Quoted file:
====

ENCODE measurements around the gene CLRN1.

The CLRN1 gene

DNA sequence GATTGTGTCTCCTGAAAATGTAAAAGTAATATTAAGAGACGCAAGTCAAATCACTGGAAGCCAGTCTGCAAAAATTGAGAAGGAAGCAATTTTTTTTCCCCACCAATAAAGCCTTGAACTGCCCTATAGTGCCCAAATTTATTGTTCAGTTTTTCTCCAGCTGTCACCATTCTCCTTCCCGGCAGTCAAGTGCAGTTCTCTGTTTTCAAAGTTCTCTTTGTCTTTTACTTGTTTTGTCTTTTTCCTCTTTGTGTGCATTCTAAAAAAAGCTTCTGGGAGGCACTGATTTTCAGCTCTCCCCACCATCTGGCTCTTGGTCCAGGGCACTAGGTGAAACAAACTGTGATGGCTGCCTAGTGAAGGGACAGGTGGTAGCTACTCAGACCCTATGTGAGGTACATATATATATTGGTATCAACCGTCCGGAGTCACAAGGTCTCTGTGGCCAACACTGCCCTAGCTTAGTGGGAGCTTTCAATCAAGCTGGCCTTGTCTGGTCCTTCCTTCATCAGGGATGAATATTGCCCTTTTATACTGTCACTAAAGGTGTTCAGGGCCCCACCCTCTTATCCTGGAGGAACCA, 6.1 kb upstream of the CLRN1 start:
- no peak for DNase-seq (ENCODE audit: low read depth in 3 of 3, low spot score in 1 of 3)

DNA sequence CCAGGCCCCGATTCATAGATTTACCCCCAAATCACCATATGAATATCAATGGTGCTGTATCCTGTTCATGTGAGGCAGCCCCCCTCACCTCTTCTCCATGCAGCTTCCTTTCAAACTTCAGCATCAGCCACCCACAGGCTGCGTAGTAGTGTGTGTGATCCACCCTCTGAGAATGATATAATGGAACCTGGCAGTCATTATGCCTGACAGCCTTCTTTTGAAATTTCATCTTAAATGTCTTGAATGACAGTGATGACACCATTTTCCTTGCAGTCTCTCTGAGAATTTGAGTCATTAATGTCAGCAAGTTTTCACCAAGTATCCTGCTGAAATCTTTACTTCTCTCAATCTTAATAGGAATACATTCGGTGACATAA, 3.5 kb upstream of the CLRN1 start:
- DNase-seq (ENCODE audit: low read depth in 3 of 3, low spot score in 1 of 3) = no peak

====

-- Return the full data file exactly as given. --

ENCODE measurements around the gene CLRN1.

The CLRN1 gene

DNA sequence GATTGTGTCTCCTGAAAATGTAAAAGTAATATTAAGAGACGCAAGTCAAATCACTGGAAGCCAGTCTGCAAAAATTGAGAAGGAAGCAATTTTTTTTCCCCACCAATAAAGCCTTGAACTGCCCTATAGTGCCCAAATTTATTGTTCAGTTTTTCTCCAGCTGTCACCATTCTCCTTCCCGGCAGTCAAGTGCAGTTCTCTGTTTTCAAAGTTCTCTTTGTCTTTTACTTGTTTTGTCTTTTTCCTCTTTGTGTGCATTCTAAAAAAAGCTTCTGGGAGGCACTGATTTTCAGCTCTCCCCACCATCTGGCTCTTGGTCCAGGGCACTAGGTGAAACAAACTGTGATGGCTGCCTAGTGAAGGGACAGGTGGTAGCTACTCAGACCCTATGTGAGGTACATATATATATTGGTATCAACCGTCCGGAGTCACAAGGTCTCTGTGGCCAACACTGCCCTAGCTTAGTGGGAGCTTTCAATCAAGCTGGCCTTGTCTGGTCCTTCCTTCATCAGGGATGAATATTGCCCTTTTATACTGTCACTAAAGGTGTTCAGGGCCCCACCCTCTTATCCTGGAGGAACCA, 6.1 kb upstream of the CLRN1 start:
- no peak for DNase-seq (ENCODE audit: low read depth in 3 of 3, low spot score in 1 of 3)

DNA sequence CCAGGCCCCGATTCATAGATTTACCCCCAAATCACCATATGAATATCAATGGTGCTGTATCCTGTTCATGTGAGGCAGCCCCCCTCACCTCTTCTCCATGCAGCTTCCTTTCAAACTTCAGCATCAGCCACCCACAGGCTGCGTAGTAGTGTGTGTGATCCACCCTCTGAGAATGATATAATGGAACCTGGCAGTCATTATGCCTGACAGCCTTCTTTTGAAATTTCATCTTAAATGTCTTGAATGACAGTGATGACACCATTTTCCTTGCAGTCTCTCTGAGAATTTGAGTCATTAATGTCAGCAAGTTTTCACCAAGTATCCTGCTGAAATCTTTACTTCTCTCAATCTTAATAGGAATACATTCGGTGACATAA, 3.5 kb upstream of the CLRN1 start:
- DNase-seq (ENCODE audit: low read depth in 3 of 3, low spot score in 1 of 3) = no peak